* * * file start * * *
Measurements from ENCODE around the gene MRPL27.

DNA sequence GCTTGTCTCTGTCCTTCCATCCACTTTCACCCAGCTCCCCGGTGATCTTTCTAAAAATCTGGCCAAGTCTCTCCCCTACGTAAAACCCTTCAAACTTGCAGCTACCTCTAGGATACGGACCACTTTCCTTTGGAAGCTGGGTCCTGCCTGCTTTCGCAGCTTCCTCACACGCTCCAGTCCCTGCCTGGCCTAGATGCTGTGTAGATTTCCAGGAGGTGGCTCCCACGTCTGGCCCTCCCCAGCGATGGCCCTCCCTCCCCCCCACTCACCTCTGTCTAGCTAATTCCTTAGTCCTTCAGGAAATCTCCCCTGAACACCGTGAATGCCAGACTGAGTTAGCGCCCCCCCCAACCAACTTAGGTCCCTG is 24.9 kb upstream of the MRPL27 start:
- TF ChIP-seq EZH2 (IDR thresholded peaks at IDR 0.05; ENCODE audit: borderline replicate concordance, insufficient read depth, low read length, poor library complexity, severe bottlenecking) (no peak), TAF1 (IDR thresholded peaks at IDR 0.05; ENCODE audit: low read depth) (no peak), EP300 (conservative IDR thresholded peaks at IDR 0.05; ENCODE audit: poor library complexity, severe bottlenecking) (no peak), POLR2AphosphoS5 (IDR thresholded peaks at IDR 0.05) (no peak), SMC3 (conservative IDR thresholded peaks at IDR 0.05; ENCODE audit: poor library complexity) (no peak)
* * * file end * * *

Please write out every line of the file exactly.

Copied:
Measurements from ENCODE around the gene MRPL27.

DNA sequence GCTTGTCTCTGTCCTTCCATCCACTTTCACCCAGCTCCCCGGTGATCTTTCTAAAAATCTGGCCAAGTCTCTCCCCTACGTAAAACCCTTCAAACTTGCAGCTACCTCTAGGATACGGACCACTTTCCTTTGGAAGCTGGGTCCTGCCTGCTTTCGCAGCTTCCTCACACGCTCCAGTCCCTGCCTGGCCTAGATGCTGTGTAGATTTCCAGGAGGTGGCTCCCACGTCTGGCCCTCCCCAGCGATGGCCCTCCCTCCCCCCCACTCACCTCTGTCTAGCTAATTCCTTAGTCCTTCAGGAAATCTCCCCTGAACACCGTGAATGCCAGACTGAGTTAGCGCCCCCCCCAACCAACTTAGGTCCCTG is 24.9 kb upstream of the MRPL27 start:
- TF ChIP-seq EZH2 (IDR thresholded peaks at IDR 0.05; ENCODE audit: borderline replicate concordance, insufficient read depth, low read length, poor library complexity, severe bottlenecking) (no peak), TAF1 (IDR thresholded peaks at IDR 0.05; ENCODE audit: low read depth) (no peak), EP300 (conservative IDR thresholded peaks at IDR 0.05; ENCODE audit: poor library complexity, severe bottlenecking) (no peak), POLR2AphosphoS5 (IDR thresholded peaks at IDR 0.05) (no peak), SMC3 (conservative IDR thresholded peaks at IDR 0.05; ENCODE audit: poor library complexity) (no peak)